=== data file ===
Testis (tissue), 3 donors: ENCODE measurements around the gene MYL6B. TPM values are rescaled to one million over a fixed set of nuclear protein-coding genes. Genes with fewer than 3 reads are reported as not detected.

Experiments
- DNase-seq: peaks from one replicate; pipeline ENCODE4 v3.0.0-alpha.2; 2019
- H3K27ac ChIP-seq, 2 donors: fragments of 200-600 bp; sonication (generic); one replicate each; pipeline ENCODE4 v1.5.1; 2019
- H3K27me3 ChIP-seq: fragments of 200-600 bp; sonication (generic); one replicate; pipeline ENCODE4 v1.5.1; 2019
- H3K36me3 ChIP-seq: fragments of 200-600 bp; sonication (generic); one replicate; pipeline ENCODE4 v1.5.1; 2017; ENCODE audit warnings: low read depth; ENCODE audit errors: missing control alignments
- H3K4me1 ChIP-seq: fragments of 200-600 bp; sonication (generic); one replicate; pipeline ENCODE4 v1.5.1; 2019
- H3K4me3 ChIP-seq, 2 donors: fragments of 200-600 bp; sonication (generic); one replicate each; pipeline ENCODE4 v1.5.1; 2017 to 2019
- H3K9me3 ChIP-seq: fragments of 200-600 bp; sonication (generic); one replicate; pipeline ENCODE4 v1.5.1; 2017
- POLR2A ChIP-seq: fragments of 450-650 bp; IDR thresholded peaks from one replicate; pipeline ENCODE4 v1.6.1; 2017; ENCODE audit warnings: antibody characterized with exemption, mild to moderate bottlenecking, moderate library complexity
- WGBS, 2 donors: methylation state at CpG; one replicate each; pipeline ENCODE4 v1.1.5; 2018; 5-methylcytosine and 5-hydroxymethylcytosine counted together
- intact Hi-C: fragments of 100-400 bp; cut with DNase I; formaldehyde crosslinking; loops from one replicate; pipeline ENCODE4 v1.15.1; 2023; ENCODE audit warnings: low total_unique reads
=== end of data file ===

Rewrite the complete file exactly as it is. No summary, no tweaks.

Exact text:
Testis (tissue), 3 donors: ENCODE measurements around the gene MYL6B. TPM values are rescaled to one million over a fixed set of nuclear protein-coding genes. Genes with fewer than 3 reads are reported as not detected.

Experiments
- DNase-seq: peaks from one replicate; pipeline ENCODE4 v3.0.0-alpha.2; 2019
- H3K27ac ChIP-seq, 2 donors: fragments of 200-600 bp; sonication (generic); one replicate each; pipeline ENCODE4 v1.5.1; 2019
- H3K27me3 ChIP-seq: fragments of 200-600 bp; sonication (generic); one replicate; pipeline ENCODE4 v1.5.1; 2019
- H3K36me3 ChIP-seq: fragments of 200-600 bp; sonication (generic); one replicate; pipeline ENCODE4 v1.5.1; 2017; ENCODE audit warnings: low read depth; ENCODE audit errors: missing control alignments
- H3K4me1 ChIP-seq: fragments of 200-600 bp; sonication (generic); one replicate; pipeline ENCODE4 v1.5.1; 2019
- H3K4me3 ChIP-seq, 2 donors: fragments of 200-600 bp; sonication (generic); one replicate each; pipeline ENCODE4 v1.5.1; 2017 to 2019
- H3K9me3 ChIP-seq: fragments of 200-600 bp; sonication (generic); one replicate; pipeline ENCODE4 v1.5.1; 2017
- POLR2A ChIP-seq: fragments of 450-650 bp; IDR thresholded peaks from one replicate; pipeline ENCODE4 v1.6.1; 2017; ENCODE audit warnings: antibody characterized with exemption, mild to moderate bottlenecking, moderate library complexity
- WGBS, 2 donors: methylation state at CpG; one replicate each; pipeline ENCODE4 v1.1.5; 2018; 5-methylcytosine and 5-hydroxymethylcytosine counted together
- intact Hi-C: fragments of 100-400 bp; cut with DNase I; formaldehyde crosslinking; loops from one replicate; pipeline ENCODE4 v1.15.1; 2023; ENCODE audit warnings: low total_unique reads